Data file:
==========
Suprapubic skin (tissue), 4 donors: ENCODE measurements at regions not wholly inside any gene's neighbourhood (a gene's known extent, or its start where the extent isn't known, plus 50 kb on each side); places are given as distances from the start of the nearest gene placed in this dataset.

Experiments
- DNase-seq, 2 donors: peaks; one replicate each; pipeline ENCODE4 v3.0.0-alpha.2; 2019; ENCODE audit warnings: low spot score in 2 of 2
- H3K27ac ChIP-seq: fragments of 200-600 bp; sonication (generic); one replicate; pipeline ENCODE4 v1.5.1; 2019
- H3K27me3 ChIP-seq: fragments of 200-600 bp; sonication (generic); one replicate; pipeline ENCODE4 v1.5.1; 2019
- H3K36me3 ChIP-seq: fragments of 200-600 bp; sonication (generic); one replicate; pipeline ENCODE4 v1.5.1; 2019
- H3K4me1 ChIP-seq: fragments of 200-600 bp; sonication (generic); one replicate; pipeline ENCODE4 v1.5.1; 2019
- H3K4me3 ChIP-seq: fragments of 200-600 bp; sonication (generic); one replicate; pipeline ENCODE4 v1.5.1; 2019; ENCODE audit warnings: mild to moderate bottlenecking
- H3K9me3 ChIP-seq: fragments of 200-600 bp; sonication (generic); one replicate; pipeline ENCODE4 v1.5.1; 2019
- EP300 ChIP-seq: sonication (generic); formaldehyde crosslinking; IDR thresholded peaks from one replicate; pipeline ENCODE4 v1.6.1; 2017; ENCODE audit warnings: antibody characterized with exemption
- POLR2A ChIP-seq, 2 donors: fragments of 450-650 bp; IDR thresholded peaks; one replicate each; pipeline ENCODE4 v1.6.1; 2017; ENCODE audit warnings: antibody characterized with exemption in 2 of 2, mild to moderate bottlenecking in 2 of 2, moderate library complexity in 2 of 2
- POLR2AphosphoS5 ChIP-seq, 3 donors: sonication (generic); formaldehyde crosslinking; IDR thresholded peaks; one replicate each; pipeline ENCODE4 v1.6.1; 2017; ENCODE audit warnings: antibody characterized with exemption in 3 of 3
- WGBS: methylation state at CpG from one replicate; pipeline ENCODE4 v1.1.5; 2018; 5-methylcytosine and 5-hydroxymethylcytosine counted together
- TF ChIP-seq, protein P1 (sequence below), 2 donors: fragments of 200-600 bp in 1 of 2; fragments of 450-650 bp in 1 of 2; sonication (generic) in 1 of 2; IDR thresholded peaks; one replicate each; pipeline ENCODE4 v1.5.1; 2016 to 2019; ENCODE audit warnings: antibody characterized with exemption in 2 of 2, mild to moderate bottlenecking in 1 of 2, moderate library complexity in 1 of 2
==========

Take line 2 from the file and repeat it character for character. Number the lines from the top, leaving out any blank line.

Experiments